UN Human Rights Committee rules in favor of Viciebsk activist
The UN Human Rights Committee has published a decision in the case of Taras Surhan, resident of Viciebsk, whose rights under Part 2 of Article 19 of the International Covenant on Civil and Political Rights were violated by the Belarusian government.
Part 2 of Article 19 of the Covenant says that “everyone shall have the right to freedom of expression; this right shall include freedom to seek, receive and impart information and ideas of all kinds, regardless of frontiers, either orally, in writing or in print, in the form of art, or through any other media of his choice.”
The events related to the complaint took place six and a half years ago. On July 16, 2009, the day of solidarity with the victims of repression, he tried to attach a white-red-white flag to the parapet of a bridge in central Viciebsk. He was then detained by police officers and taken to the police station, where he faced administrative charges, and the flag was seized.
A few days later the activist stood trial. He was accused of participating in an unsanctioned picket, and in accordance with Part 1 of Article 23.34 of the Administrative Code, he was fined 175,000 rubles (43 Euros). Taras Surhan’s attempts to appeal against the court decision were unsuccessful: the Viciebsk Regional Court and the Supreme Court confirmed the ruling by the Čyhunačny District Court.
In his communication to the HRC, Taras Surhan said by displaying a national flag, which is not prohibited in the country, he expressed his political views, while the right to publicly express one’s opinion is guaranteed by Article 33 of the Constitution. In his opinion, the court made a mistake by convicting him of a violation of procedures for the organization and holding mass events, because he was the only protester, so there was no mass event at all.
The government did not comment on the merits of the case, only insisting that the complaint should be declared inadmissible because the activist allegedly failed to exhaust all domestic remedies, namely failed to submit a supervisory appeal to the Prosecutor General. Later, representatives of Belarus said that the Committee had registered the activist’s complaint in violation of Article 1 of the Optional Protocol to the International Covenant on Civil and Political Rights.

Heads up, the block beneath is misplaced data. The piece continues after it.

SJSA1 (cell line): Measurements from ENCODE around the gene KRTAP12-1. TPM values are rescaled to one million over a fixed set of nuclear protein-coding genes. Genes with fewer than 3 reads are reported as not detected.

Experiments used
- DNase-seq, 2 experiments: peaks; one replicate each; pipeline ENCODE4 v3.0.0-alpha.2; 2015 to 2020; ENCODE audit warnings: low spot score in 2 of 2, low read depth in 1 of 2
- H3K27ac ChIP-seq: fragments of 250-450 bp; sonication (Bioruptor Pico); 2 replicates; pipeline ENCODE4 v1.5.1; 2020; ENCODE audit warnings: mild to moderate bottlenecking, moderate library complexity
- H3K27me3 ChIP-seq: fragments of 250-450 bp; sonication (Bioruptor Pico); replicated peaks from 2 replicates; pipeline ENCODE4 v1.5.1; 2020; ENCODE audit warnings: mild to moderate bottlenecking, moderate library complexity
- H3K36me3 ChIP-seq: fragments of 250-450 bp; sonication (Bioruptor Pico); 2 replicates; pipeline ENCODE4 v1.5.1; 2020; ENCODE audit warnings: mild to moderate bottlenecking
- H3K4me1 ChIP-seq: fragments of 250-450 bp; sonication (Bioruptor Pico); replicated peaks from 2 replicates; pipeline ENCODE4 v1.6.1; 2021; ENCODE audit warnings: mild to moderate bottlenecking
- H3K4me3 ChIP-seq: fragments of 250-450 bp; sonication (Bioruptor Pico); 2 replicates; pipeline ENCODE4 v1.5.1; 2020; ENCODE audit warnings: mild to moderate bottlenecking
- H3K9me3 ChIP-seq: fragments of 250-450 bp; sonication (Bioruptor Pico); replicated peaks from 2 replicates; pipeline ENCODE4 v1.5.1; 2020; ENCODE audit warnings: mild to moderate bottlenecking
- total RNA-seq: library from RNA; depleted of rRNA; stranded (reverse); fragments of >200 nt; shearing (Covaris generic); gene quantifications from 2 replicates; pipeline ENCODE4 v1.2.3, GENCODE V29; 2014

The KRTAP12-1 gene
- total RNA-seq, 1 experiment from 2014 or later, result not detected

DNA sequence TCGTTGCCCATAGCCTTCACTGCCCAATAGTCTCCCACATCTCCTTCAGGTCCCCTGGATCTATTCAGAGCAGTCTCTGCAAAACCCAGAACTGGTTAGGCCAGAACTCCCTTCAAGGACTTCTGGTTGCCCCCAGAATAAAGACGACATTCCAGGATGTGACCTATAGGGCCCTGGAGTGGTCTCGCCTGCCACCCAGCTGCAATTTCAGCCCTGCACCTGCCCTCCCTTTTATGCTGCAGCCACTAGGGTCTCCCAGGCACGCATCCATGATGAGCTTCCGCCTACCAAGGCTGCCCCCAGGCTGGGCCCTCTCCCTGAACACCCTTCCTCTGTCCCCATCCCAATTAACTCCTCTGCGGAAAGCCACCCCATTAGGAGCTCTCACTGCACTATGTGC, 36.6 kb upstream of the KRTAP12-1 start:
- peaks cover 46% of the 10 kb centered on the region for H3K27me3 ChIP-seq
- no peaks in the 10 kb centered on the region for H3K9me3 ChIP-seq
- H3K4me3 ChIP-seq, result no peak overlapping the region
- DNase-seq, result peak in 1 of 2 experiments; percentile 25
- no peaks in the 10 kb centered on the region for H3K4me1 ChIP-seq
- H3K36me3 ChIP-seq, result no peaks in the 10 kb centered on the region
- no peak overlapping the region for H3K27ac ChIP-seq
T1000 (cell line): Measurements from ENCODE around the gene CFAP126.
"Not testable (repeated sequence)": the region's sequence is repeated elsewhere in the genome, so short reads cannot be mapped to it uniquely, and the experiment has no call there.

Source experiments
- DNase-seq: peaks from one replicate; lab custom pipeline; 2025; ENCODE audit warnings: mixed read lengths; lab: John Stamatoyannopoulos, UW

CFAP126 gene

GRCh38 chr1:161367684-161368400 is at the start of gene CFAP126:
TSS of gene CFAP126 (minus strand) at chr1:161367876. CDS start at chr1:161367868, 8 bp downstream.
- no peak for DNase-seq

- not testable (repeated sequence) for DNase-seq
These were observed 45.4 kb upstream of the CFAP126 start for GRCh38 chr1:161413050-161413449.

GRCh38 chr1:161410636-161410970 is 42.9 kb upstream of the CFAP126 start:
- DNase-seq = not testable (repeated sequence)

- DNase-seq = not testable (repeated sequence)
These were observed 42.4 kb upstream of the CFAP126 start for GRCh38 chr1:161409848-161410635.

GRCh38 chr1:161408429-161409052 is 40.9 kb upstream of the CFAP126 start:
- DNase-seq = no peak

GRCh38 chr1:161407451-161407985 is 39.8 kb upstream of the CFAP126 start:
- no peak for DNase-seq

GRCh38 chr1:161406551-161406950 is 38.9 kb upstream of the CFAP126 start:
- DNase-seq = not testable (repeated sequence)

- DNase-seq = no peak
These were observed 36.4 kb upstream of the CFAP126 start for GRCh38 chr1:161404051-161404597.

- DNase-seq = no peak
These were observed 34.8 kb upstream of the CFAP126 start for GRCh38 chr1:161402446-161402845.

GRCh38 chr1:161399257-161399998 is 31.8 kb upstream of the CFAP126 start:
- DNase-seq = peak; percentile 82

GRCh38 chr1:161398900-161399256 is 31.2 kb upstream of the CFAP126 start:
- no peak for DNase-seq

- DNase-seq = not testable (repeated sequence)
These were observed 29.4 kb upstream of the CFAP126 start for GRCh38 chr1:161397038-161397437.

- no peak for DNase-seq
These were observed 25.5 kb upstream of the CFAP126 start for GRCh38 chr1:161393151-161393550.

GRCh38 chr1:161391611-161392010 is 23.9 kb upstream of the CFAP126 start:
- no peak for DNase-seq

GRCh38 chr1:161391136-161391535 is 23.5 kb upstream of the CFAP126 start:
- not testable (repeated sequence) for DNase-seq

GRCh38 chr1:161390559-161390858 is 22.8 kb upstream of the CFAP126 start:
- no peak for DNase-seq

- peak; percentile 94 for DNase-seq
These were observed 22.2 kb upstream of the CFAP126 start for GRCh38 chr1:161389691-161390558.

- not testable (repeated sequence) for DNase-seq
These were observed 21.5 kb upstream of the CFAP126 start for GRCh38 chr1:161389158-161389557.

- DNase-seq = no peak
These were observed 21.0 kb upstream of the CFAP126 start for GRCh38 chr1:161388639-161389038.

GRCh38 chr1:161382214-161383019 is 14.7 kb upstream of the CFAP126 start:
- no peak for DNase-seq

Belarus's reluctance to cooperate with the HRC did not go unnoticed. The Committee’s decision dedicated a separate chapter to the position of the Belarusian authorities:
“The Committee recalls that article 39 (2) of the Covenant authorizes it to establish its own rules of procedure, which the States parties have agreed to recognize. By adhering to the Optional Protocol, a State party to the Covenant recognizes the competence of the Committee to receive and consider communications from individuals claiming to be victims of violations of any of the rights set forth in the Covenant (preamble and art. 1). Implicit in a State’s adherence to the Optional Protocol is an undertaking to cooperate with the Committee in good faith so as to permit and enable it to consider such communications, and after examination to forward its views to the State party and to the individual (art. 5 (1) and (4)). It is incompatible with these obligations for a State party to take any action that would prevent or frustrate the Committee in its consideration and examination of a communication and in the expression of its Views. It is up to the Committee to determine whether a case should be registered. By failing to accept the competence of the Committee to determine whether a communication shall be registered and by declaring outright that it will not accept the Committee’s determination regarding the admissibility and the merits of communications, the State party has violated its obligations under article 1 of the Optional Protocol.”